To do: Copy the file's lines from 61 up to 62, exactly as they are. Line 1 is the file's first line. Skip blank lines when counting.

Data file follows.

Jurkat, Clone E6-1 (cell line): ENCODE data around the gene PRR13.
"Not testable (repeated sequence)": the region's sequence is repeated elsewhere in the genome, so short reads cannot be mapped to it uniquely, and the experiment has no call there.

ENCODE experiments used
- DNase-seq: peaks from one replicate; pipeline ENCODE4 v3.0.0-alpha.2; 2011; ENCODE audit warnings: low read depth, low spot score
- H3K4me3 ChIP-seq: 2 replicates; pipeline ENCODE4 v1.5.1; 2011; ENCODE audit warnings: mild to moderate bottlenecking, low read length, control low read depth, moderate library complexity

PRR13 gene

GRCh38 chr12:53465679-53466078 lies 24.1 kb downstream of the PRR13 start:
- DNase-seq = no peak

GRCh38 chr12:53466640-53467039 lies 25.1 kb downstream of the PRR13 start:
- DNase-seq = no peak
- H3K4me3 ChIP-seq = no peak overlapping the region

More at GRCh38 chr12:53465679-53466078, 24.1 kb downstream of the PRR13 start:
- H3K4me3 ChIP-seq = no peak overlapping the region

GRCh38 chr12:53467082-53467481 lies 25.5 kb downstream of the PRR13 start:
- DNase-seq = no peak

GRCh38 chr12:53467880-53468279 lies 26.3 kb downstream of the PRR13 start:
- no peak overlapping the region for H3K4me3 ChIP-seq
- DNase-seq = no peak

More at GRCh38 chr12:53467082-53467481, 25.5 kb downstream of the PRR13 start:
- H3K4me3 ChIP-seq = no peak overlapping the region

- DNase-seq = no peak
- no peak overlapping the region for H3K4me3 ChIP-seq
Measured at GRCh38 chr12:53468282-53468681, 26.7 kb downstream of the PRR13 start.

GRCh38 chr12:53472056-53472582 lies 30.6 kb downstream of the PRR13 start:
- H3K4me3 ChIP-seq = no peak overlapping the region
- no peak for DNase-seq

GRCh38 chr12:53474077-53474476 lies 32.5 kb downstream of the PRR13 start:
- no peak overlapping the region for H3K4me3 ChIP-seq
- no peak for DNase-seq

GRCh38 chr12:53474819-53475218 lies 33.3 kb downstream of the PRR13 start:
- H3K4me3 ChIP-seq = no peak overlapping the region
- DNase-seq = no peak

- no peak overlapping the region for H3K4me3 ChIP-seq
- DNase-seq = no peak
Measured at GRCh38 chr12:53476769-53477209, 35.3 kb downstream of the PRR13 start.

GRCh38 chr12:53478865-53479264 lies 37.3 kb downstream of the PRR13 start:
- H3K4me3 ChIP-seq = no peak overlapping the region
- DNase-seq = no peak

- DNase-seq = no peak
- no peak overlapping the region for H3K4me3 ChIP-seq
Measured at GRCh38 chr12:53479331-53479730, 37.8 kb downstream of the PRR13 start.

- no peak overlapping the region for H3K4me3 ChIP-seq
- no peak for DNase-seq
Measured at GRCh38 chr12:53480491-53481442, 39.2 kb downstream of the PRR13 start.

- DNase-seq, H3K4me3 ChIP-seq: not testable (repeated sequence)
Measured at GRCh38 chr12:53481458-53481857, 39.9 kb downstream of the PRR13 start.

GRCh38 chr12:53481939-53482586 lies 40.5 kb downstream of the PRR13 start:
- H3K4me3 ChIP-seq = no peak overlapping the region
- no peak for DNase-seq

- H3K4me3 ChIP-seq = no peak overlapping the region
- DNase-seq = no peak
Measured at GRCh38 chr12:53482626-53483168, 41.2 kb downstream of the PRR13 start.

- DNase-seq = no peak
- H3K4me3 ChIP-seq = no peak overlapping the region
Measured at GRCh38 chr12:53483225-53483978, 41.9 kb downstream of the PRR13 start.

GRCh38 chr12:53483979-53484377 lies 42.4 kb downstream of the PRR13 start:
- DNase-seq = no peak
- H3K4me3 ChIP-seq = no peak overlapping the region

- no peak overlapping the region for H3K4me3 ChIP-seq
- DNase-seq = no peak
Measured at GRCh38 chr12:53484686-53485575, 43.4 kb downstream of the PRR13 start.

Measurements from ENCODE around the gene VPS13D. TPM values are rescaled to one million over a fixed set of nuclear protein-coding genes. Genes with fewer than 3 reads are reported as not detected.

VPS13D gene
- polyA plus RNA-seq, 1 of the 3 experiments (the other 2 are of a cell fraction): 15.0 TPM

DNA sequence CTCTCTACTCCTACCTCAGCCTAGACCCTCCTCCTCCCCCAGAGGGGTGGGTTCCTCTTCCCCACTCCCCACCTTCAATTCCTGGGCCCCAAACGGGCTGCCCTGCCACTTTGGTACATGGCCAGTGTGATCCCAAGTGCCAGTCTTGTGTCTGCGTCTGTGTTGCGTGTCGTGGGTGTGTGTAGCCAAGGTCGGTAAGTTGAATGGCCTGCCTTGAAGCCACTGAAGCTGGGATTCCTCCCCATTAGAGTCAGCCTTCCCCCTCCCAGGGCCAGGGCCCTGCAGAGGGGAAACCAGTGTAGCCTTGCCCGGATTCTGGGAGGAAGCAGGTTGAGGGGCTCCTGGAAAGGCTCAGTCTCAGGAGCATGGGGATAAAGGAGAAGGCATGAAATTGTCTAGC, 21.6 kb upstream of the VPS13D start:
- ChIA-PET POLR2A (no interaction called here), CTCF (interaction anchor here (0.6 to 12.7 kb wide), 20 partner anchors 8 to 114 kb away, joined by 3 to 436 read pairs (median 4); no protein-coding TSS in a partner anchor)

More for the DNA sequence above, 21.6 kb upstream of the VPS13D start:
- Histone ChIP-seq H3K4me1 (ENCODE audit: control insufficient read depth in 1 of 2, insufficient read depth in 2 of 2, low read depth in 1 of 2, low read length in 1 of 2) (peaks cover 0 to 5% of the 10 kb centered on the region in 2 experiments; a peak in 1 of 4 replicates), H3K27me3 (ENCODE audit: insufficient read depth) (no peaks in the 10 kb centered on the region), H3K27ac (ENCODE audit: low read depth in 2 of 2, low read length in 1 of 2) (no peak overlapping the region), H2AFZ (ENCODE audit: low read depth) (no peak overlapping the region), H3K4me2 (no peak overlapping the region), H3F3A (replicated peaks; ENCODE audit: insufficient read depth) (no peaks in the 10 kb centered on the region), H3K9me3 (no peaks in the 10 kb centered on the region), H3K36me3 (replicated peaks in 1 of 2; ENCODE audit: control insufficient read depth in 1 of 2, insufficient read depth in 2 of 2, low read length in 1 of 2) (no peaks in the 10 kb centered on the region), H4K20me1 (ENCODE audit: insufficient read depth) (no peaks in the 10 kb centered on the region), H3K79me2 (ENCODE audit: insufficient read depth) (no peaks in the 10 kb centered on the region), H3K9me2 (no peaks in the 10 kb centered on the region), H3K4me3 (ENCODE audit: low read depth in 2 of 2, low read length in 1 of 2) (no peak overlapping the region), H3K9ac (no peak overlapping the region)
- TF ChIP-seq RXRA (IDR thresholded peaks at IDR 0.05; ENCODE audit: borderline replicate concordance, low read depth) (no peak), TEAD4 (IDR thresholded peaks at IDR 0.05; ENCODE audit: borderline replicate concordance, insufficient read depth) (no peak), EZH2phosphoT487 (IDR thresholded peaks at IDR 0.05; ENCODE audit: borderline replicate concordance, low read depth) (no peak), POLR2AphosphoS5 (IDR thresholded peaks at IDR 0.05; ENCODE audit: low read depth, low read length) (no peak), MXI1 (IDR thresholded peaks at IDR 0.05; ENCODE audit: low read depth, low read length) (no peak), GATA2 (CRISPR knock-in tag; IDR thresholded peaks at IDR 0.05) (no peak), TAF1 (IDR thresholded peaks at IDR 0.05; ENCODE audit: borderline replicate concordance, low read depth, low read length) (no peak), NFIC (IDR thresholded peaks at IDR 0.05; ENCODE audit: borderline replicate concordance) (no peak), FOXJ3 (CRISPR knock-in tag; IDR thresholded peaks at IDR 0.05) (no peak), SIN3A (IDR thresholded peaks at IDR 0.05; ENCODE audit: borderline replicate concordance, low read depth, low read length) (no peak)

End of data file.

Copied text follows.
Measured at GRCh38 chr12:53484686-53485575, 43.4 kb downstream of the PRR13 start.

Measurements from ENCODE around the gene VPS13D. TPM values are rescaled to one million over a fixed set of nuclear protein-coding genes. Genes with fewer than 3 reads are reported as not detected.